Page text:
gerarddenervalOn this day in 1855, French writer, poet, essayist and translator Gérard de Nerval committed suicide by hanging himself from a sewer grating in the Rue de la vieille-lanterne, a narrow lane in the fourth arrondissement of Paris, at the age of 46.  Born Gérard Labrunie in Paris on 22 May 1808.  He was a major figure of French romanticism who worked in many genres.  He is best known for his poems and novellas, especially the collection Les Filles du feu (The Daughters of Fire), which includes the novella Sylvie and the poem El DesdichadoThe Final Footprint – Nerval left a brief note to his aunt: “N’attendez pas pour moi ce soir, pour la nuit sera noire et blanc”. (Do not wait up for me this evening, for the night will be

La Rue de la Vieille Lanterne: The Suicide of Gérard de Nerval", by Gustave Doré, 1855

La Rue de la Vieille Lanterne: The Suicide of Gérard de Nerval”, by Gustave Doré, 1855

black and white.)  Baudelaire said; he “délier son âme dans la rue la plus noire qu’il pût trouver” (delivered his soul in the darkest street that he could find).  After a religious ceremony at the Notre-Dame cathedral (which was granted despite his suicide because of his troubled mental state), he was buried in the Père Lachaise Cemetery in Paris, at the expense of his friends Théophile Gautier and Arsène Houssaye, who published Nerval’s  Aurélia as a book later that year.  Other notable final footprints at Père Lachaise include: Honoré de Balzac, Georges Bizet, Jean-Dominique Bauby, Maria Callas, Chopin, Colette, Auguste Comte, Jean-Baptiste-Camille Corot, Molière, Jim Morrison, Édith Piaf, Camille Pissarro, Marcel Proust, Sully Prudhomme, Gioachino Rossini, Georges-Pierre Seurat, Simone Signoret, Gertrude Stein, Alice B. Toklas, Oscar Wilde and Richard Wright.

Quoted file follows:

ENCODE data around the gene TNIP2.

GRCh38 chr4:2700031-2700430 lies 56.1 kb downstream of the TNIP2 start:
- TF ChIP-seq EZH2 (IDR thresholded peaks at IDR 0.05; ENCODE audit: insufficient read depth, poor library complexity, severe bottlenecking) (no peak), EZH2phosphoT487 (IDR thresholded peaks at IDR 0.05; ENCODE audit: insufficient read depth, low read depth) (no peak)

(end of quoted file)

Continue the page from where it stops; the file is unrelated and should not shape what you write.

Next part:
Abe Vigoda
Abe Vigoda Fish Barney Miller 1977.JPG

Vigoda as Phil Fish in Barney Miller in 1977

On this day in 2016 actor Abe Vigoda died (aged 94) from natural causes at his daughter’s home in Woodland Park, New Jersey. Born Abraham Charles Vigoda on February 24, 1921 in Brooklyn. Perhaps best known for his portrayals of Salvatore Tessio in The Godfather (1972) and Phil Fish in Barney Miller (1975–1977, 1982).

Vigoda as Phil Fish in Barney Miller in 1975

My favorite role he played is that of Tessio in The Godfather (1972). He also appeared briefly in The Godfather Part II in a flashback sequence at the end of the film.

According to Francis Ford Coppola’s commentary on the DVD’s widescreen edition, Vigoda landed the role of Tessio in an “open call”, in which actors who did not have agents could come in for an audition.

Vigoda first wife was Sonja Gohlke. The marriage ended in divorce. His second marriage to Beatrice Schy lasted from 1968 until her death in 1992.

The Final Footprint

On January 31, 2016, Vigoda’s funeral was held. He is interred in Beth David Cemetery, a Jewish cemetery located at 300 Elmont Road in Elmont, New York.